Investigators at Children’s Hospital Los Angeles find an increase in the number of patients with diabetic ketoacidosis
Research and Breakthroughs

New Study Uncovers Spike in Life-Threatening Complication of Diabetes Type 2 During Pandemic

Investigators at Children’s Hospital Los Angeles find an increase in the number of patients with diabetic ketoacidosis

According to the Centers for Disease Control and Prevention (CDC), children generally appear to be less severely impacted by COVID-19 than adults. But a new study from Children’s Hospital Los Angeles shows that the pandemic could be affecting children’s health in unexpected ways. The study reveals a surge of patients presenting with diabetic ketoacidosis, a severe complication of type 2 diabetes. Published today in Diabetes Care, these data offer additional insights into how the pandemic may be impacting the nation’s children.

Diabetic ketoacidosis, or DKA, is life-threatening. “DKA happens when insulin levels in the blood drop too low for too long,” says Lily Chao, MD, MS, Interim Medical Diabetes Director at CHLA. “Insulin helps the body utilize glucose. So when there’s not enough insulin, the body starts breaking down fat as a source of energy.”

This process, she says, causes dangerously high levels of acids in the blood. If untreated, this can lead to cerebral edema, coma, or even death. “Kids are coming in with dehydration and DKA. But DKA is preventable and reversible if we treat it early and appropriately,” says Dr. Chao, who is lead author on the paper.

“We noticed back in March of 2020 that more and more patients were coming in with DKA and type 2 diabetes,” says Dr. Chao. “It used to be a few a year and all of a sudden we were seeing a spike, so we began keeping track. Now we have the numbers to confirm that there are more children with type 2 diabetes who present with this very serious complication of DKA.”

Yet the question remains: What is the cause of the increased incidence of Type 2 diabetes with DKA?

A year into the COVID-19 pandemic, many children are used to wearing masks and attending online classes. But other changes have affected them, too. Fewer children may be making it to the doctor’s office for their routine well child exams, possibly due to the fear families may feel about exposure to SARS-CoV-2, the virus that causes COVID-19.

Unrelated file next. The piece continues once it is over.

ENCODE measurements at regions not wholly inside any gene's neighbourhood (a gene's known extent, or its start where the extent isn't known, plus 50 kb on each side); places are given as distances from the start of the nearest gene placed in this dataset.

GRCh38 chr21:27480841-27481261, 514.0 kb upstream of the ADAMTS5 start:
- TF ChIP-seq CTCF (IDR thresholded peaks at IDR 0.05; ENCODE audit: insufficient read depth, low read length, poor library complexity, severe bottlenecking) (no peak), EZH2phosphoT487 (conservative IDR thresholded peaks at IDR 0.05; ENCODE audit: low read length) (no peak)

“Parents are worried about going outside of the house,” says Dr. Chao. “Some families have to take public transportation to go the pediatrician and they are hesitant to do so during the pandemic.”

This, she says, may be one of the reasons for the shift she and her colleagues have seen.

In addition to missing doctor visits, other factors may be involved, such as less physical activity during lockdown or reduced access to fresh, healthy foods. But there may also be a biological relationship between exposure to the virus and diabetes.

“There is definitely a link between COVID-19 and diabetes,” says Senta Georgia, PhD, an investigator in The Saban Research Institute of Children’s Hospital Los Angeles and senior author on the paper. Dr. Georgia runs a basic and translational research program aimed at understanding the cellular biology of diabetes and developing novel therapeutics. “We don’t know whether SARS-CoV-2 infects insulin-secreting cells in the pancreas,” she says. “There are some reports of a link between COVID-19 and diabetes in adults, but no pediatric studies have been published to date.”

As a physician scientist and a laboratory scientist, respectively, Dr. Chao and Dr. Georgia come with unique perspectives—but their objectives converge on getting answers to help children diagnosed with diabetes.

Future translational and clinical studies may determine whether increased DKA in patients could be caused by infection with SARS-CoV-2. But for now, the data clearly point to an emerging trend toward more severe diabetes complications during the global pandemic.

The team hopes that these findings will increase vigilance. “It’s critical for pediatricians to recognize that when a child presents with symptoms of diabetes, the child needs to be evaluated right away,” says Dr. Chao. “The sooner we see these kids, the better chance we have to prevent DKA.”

The two investigators come with unique perspectives in trying to improve diabetes outcomes: Dr. Georgia studies insulin-secreting cells from the lab bench, while Dr. Chao works with patients. But these roles allow them to work together in unique ways.

This approach—often called bench to bedside—is only possible at places like Children’s Hospital Los Angeles, where clinical care and research have a strong relationship. Basic scientists are fueled by clinical needs, and many clinicians conduct research based on trends they see emerging in their patients, like how Dr. Chao and her colleagues noticed more children had DKA when the pandemic began take hold.

“Our work together at Children’s Hospital Los Angeles allows us to address pediatric health on multiple levels,” says Dr. Georgia. “I help Dr. Chao design her clinical studies and she works with me on our basic and translational research. So we’re coming at the problem of increased incidence of diabetes with both a clinical and a scientific perspective.”

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